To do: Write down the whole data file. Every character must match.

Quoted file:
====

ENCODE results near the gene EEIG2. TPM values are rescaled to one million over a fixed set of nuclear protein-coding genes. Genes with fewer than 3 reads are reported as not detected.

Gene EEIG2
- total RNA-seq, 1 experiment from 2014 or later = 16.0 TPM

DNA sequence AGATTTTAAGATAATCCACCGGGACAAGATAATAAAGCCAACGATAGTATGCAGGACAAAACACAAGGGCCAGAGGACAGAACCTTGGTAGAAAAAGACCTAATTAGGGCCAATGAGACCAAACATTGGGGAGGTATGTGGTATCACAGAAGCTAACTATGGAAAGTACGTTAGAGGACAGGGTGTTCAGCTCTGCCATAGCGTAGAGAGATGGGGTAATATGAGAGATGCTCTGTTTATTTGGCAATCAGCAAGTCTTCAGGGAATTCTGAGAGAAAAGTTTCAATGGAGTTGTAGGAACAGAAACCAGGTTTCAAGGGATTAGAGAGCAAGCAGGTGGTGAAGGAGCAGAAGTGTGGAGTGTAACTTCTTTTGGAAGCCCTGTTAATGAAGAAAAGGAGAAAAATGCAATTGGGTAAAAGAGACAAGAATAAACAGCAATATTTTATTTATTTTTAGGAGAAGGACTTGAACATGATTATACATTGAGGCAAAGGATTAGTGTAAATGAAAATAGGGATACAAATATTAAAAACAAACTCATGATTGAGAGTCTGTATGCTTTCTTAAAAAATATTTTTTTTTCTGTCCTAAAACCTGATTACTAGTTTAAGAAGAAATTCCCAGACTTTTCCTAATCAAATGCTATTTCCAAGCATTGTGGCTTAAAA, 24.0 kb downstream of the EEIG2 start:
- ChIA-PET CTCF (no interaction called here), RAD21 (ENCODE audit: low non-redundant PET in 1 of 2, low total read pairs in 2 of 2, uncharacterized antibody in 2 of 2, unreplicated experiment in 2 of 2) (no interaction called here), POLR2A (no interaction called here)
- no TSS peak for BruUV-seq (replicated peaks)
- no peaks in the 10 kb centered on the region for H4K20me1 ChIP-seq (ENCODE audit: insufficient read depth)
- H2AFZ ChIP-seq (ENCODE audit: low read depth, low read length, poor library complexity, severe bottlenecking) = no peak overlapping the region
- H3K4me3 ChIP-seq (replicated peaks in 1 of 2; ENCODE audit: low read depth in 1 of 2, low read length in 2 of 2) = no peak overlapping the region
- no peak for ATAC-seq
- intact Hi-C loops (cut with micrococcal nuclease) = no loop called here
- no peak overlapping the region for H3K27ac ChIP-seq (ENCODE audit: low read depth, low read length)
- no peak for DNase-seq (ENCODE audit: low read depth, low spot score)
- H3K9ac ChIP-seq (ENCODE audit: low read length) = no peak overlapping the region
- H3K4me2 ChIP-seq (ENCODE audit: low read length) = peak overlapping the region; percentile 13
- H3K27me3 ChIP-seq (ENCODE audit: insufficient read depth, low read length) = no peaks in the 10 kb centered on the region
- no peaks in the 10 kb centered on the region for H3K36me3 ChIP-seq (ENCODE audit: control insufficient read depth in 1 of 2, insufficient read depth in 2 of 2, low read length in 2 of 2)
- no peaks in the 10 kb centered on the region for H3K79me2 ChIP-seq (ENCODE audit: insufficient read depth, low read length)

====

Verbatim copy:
ENCODE results near the gene EEIG2. TPM values are rescaled to one million over a fixed set of nuclear protein-coding genes. Genes with fewer than 3 reads are reported as not detected.

Gene EEIG2
- total RNA-seq, 1 experiment from 2014 or later = 16.0 TPM

DNA sequence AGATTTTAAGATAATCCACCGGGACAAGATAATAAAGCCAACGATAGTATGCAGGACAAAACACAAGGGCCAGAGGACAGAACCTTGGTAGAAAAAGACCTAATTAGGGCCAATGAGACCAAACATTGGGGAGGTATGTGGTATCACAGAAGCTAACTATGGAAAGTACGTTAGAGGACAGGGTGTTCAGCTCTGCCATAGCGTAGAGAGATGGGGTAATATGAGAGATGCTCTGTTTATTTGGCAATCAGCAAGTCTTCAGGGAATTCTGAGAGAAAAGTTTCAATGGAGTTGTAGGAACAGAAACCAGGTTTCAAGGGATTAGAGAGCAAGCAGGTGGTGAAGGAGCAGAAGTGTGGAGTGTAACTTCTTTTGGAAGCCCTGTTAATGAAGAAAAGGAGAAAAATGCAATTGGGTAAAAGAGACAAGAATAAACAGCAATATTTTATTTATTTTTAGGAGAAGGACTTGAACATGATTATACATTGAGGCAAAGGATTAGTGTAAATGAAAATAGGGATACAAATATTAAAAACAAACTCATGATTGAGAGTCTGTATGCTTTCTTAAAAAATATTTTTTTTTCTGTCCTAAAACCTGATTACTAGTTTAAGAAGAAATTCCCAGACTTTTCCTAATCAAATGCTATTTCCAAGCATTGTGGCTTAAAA, 24.0 kb downstream of the EEIG2 start:
- ChIA-PET CTCF (no interaction called here), RAD21 (ENCODE audit: low non-redundant PET in 1 of 2, low total read pairs in 2 of 2, uncharacterized antibody in 2 of 2, unreplicated experiment in 2 of 2) (no interaction called here), POLR2A (no interaction called here)
- no TSS peak for BruUV-seq (replicated peaks)
- no peaks in the 10 kb centered on the region for H4K20me1 ChIP-seq (ENCODE audit: insufficient read depth)
- H2AFZ ChIP-seq (ENCODE audit: low read depth, low read length, poor library complexity, severe bottlenecking) = no peak overlapping the region
- H3K4me3 ChIP-seq (replicated peaks in 1 of 2; ENCODE audit: low read depth in 1 of 2, low read length in 2 of 2) = no peak overlapping the region
- no peak for ATAC-seq
- intact Hi-C loops (cut with micrococcal nuclease) = no loop called here
- no peak overlapping the region for H3K27ac ChIP-seq (ENCODE audit: low read depth, low read length)
- no peak for DNase-seq (ENCODE audit: low read depth, low spot score)
- H3K9ac ChIP-seq (ENCODE audit: low read length) = no peak overlapping the region
- H3K4me2 ChIP-seq (ENCODE audit: low read length) = peak overlapping the region; percentile 13
- H3K27me3 ChIP-seq (ENCODE audit: insufficient read depth, low read length) = no peaks in the 10 kb centered on the region
- no peaks in the 10 kb centered on the region for H3K36me3 ChIP-seq (ENCODE audit: control insufficient read depth in 1 of 2, insufficient read depth in 2 of 2, low read length in 2 of 2)
- no peaks in the 10 kb centered on the region for H3K79me2 ChIP-seq (ENCODE audit: insufficient read depth, low read length)